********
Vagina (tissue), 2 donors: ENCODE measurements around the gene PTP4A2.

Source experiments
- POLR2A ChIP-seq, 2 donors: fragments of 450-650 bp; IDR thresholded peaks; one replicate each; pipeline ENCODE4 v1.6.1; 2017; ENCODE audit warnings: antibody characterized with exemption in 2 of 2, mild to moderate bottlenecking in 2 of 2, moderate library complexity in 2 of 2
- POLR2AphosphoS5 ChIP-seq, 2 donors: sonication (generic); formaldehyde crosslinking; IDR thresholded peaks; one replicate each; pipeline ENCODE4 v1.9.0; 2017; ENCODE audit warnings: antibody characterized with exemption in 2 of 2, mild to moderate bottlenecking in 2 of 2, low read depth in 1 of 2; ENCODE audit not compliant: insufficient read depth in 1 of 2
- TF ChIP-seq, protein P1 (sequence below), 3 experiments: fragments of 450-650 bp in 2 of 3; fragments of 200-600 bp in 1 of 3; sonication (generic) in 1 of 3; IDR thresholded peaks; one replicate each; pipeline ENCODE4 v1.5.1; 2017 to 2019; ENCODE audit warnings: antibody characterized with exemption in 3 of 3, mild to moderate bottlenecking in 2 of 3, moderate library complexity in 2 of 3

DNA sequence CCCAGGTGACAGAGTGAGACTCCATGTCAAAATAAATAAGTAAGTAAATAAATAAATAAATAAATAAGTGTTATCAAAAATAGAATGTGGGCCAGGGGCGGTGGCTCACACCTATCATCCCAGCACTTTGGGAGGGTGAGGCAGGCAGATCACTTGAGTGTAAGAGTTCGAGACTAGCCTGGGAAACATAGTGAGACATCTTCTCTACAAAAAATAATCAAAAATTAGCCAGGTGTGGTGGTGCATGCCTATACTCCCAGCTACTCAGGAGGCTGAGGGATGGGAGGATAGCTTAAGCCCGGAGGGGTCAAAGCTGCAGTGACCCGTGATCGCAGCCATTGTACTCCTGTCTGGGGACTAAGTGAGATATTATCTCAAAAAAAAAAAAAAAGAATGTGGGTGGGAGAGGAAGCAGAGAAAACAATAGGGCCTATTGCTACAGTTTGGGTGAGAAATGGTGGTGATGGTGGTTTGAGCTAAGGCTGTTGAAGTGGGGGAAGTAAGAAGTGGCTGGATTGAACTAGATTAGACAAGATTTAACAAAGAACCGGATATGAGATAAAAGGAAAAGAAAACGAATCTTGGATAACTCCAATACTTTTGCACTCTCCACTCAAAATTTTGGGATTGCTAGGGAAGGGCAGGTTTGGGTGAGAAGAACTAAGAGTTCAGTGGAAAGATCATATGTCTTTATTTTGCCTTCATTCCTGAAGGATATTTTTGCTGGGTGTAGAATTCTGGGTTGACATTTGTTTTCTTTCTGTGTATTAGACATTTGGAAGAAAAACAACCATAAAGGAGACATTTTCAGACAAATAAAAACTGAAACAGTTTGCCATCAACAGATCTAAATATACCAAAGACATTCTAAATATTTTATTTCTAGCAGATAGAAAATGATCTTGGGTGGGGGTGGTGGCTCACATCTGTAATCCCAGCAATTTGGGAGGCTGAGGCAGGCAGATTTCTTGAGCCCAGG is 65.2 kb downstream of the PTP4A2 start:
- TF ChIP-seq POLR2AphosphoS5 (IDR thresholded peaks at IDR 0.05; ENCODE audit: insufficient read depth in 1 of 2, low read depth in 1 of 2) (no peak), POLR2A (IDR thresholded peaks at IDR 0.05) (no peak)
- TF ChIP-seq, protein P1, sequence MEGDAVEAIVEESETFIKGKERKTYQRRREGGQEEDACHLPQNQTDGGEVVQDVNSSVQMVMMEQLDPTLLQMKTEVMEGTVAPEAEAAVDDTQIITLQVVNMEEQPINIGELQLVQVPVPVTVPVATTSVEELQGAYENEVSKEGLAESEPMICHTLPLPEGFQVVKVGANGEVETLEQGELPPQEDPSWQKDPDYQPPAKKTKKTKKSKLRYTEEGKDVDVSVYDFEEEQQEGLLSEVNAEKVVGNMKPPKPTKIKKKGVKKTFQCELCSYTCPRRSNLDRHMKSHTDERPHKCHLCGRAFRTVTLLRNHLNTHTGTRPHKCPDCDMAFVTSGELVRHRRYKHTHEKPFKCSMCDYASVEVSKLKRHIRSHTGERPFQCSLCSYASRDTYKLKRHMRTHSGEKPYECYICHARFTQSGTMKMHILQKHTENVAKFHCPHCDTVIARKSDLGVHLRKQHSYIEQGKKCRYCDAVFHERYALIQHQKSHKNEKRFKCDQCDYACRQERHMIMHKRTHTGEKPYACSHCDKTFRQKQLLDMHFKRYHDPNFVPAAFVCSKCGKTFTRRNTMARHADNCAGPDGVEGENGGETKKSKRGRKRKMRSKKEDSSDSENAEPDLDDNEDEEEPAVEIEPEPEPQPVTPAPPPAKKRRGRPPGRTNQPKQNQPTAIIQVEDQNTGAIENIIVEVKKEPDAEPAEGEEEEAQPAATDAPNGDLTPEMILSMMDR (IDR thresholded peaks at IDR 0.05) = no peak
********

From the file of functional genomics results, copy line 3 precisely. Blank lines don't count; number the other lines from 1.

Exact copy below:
- POLR2A ChIP-seq, 2 donors: fragments of 450-650 bp; IDR thresholded peaks; one replicate each; pipeline ENCODE4 v1.6.1; 2017; ENCODE audit warnings: antibody characterized with exemption in 2 of 2, mild to moderate bottlenecking in 2 of 2, moderate library complexity in 2 of 2